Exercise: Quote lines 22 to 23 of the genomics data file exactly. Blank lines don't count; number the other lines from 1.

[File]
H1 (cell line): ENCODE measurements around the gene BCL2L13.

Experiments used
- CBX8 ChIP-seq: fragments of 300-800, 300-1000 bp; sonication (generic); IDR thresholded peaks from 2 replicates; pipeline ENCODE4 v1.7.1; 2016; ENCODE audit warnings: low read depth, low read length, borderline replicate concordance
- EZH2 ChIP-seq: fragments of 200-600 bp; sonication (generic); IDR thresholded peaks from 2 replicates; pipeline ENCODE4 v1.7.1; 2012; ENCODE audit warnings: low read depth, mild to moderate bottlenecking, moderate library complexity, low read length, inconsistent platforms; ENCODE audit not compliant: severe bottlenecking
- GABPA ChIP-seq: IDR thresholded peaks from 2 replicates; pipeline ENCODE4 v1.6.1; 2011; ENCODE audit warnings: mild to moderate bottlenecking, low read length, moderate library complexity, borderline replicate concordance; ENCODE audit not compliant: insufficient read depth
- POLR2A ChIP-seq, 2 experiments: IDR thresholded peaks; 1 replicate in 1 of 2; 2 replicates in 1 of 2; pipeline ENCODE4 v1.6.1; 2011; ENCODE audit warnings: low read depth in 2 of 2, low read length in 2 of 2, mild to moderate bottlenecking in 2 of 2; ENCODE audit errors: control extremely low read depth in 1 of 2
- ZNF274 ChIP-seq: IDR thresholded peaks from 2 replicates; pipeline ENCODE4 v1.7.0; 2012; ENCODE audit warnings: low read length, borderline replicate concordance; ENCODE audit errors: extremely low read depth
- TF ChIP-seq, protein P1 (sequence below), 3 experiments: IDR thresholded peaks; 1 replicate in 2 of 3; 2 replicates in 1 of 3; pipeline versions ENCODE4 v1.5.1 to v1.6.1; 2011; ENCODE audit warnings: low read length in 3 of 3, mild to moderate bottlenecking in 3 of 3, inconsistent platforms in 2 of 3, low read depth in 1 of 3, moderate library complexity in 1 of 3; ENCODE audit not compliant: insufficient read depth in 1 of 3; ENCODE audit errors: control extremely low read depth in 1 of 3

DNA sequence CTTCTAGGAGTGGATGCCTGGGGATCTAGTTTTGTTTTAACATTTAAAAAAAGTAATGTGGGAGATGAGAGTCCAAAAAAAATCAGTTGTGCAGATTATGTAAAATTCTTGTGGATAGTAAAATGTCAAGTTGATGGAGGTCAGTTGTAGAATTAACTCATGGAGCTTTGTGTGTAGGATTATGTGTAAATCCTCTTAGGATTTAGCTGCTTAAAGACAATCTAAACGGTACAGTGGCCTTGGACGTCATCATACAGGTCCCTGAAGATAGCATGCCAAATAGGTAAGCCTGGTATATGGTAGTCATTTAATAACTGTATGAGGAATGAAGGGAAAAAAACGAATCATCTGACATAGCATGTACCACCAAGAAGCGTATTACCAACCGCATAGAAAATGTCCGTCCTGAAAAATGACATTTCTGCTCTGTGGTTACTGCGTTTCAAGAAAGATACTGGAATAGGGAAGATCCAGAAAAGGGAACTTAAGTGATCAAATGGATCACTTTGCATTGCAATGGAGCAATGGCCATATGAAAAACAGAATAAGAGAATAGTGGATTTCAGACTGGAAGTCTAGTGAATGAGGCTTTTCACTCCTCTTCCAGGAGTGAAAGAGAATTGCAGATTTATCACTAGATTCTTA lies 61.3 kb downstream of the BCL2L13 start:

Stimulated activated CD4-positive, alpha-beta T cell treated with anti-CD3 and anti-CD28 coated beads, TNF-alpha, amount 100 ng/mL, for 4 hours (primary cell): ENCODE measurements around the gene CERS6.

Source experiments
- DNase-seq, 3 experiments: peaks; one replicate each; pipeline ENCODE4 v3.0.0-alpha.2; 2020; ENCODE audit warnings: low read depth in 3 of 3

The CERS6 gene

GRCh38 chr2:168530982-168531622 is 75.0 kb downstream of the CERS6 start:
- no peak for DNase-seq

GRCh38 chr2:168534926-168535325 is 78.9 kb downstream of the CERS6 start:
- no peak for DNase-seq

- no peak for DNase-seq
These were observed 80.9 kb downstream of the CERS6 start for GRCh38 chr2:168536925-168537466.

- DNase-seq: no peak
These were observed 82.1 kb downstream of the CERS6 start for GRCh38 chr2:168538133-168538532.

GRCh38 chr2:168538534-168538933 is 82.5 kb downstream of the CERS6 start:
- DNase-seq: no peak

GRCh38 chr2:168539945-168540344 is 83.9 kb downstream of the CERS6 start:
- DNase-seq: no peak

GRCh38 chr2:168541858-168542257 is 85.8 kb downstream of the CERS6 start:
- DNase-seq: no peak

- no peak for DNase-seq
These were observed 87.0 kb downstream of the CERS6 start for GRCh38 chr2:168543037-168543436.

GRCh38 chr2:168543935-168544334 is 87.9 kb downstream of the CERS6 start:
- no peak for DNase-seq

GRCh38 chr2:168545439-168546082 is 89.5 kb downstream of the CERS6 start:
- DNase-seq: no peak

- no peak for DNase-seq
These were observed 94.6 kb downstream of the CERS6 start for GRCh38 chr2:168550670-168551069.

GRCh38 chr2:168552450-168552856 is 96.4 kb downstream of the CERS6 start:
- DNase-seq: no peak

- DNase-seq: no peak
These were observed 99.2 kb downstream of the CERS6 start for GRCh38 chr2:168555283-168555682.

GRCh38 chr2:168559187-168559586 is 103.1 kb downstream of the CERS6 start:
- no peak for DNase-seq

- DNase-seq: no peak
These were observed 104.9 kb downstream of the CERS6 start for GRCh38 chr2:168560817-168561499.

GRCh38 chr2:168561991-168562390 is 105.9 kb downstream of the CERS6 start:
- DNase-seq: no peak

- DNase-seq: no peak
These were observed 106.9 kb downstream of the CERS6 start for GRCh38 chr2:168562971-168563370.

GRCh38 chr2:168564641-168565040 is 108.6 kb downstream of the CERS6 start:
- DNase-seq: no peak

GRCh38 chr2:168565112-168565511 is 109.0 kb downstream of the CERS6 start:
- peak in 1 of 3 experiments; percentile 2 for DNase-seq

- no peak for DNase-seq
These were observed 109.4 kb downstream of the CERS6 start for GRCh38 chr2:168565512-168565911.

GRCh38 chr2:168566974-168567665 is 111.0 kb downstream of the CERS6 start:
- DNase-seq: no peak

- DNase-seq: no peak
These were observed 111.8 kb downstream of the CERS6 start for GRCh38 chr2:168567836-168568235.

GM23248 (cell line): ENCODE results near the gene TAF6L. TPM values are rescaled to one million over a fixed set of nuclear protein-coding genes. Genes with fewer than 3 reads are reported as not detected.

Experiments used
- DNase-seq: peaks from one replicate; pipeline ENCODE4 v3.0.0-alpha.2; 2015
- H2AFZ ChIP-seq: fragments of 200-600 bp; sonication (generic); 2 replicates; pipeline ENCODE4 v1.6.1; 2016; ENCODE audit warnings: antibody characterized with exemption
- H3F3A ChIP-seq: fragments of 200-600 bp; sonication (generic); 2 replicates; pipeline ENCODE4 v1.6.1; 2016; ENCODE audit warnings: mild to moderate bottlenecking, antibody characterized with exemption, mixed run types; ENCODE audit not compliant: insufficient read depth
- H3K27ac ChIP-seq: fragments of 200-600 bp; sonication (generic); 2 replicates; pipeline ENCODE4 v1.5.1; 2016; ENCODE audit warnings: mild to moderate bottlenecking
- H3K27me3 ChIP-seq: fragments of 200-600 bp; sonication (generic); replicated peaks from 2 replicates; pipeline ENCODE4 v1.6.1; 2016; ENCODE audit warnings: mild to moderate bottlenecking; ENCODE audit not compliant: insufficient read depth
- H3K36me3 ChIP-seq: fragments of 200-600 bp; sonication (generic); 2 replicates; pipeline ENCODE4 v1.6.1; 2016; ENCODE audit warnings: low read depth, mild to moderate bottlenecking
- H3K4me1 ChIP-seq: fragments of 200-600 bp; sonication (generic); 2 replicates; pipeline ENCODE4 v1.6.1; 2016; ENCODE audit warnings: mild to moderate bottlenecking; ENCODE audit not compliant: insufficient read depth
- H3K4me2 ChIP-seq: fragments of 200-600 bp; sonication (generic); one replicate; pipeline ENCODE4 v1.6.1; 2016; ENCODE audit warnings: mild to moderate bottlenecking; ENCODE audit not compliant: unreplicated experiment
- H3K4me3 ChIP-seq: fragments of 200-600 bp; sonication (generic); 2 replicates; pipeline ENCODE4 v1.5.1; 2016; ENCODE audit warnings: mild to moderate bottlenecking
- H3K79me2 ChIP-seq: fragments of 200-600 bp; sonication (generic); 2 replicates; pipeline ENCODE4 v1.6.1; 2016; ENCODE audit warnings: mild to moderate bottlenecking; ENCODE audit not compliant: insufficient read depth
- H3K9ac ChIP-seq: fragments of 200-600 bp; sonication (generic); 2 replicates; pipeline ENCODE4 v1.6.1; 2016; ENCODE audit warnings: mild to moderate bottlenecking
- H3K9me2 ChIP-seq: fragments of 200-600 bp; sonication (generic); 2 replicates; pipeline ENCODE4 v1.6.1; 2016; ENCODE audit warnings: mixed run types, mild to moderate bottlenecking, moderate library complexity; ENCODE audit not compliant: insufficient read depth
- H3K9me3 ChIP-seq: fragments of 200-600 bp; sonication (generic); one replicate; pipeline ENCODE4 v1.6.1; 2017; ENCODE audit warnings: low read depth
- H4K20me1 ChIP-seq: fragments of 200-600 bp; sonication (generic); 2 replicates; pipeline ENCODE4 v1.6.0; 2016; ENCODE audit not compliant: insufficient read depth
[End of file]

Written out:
GRCh38 chr2:168538534-168538933 is 82.5 kb downstream of the CERS6 start:
- DNase-seq: no peak